Look sire, we both know this isn't for me. I am just your humble servant, sitting at the dust of your feet. But where I go, there goes the might of Persia. By bowing to me whenever they see me, the other servants will be constantly expressing their allegiance to the crown. Might this not be in the interests of the Empire? In your interests, o' King?
Now, we don't know exactly what transpired, of course. But Haman may have made some argument like that to the king, and the king might have bought it. And, by the way, on some level, Haman might have bought it himself. Haman might well have thought himself a loyal servant, just doing what's best for the good of Persia. But in reality, his drive for power is getting the best of him. He is engineering a power grab. He wants to be seen as the king.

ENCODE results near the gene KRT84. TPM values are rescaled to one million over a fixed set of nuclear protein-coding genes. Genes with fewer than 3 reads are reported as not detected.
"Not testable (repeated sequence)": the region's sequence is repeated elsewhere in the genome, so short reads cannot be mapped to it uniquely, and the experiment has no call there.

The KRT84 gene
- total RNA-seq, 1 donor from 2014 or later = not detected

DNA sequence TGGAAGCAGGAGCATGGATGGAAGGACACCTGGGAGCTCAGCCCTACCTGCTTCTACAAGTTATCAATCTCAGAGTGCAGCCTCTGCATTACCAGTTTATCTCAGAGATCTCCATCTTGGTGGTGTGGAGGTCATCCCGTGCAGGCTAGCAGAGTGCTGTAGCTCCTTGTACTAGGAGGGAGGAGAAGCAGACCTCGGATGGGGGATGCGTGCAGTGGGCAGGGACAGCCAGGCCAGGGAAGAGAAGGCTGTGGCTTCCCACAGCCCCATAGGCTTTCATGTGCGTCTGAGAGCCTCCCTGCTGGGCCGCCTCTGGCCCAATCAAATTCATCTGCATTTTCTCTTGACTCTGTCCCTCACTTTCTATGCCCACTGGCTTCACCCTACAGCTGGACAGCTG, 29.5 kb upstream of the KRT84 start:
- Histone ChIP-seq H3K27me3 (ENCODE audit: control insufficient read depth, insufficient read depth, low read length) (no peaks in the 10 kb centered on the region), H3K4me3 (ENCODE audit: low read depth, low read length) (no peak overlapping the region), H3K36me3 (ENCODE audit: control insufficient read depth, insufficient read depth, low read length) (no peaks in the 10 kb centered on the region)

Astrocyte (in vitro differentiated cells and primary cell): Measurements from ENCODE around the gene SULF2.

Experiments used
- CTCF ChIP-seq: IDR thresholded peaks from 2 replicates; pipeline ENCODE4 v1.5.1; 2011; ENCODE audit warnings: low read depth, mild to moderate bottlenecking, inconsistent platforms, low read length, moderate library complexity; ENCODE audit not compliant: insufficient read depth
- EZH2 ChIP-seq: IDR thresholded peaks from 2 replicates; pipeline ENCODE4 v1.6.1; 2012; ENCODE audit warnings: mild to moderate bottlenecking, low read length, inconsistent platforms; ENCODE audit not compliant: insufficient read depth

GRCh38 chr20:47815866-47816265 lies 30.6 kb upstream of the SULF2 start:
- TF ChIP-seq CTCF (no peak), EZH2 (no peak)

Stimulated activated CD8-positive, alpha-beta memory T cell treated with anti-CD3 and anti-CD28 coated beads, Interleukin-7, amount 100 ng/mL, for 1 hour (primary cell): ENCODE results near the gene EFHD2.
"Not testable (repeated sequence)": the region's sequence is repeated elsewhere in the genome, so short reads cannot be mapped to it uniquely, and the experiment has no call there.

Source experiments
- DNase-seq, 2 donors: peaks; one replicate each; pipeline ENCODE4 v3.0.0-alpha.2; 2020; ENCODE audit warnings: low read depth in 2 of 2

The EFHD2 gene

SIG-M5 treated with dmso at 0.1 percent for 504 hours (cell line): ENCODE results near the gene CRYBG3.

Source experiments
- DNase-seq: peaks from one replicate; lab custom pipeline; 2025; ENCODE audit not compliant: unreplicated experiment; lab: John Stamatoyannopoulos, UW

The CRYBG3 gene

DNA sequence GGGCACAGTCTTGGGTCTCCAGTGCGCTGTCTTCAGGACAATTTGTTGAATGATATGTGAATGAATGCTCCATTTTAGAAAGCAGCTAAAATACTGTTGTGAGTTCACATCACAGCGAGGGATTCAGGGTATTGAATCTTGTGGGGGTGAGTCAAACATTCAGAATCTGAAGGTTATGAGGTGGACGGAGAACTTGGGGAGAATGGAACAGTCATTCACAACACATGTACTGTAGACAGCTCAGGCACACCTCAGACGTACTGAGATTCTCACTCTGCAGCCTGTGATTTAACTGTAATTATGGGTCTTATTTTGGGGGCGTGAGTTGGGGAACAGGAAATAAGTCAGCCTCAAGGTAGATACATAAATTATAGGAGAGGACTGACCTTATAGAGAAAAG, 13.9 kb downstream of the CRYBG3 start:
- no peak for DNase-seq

And this seems like a good time to remember the Midrash about the idol around Haman's neck. It may well be that this is what the Sages were talking about, when they mentioned that idol. Because let's talk about the origins of idolatry, for a minute. Idolatry, Rambam tells us, got its beginning when people began to make an error – an understandable, but catastrophic, mistake. God, they thought, was very abstract, it's hard to show honor and deference to such an abstract being. So how could you best show honor to God? People began to think: By honoring His servants. The sun, it was a very powerful force created by God. If I bowed to the sun, wouldn't that be a good way to honor the sun's creator? From there, idolatry degenerated, and eventually people began to worship the sun as the ultimate power and eventually forgot entirely about God – but idolatry started with the mistaken notion that you could bow to the servant and thereby honor the master. Well, that's Haman's essential argument here: Bowing to him, the great second-in-charge to the king, is great for the crown. In a deep way, what Haman is doing is nothing but the political equivalent of idolatry: He is the second-in-charge who is seeking to be treated like the king.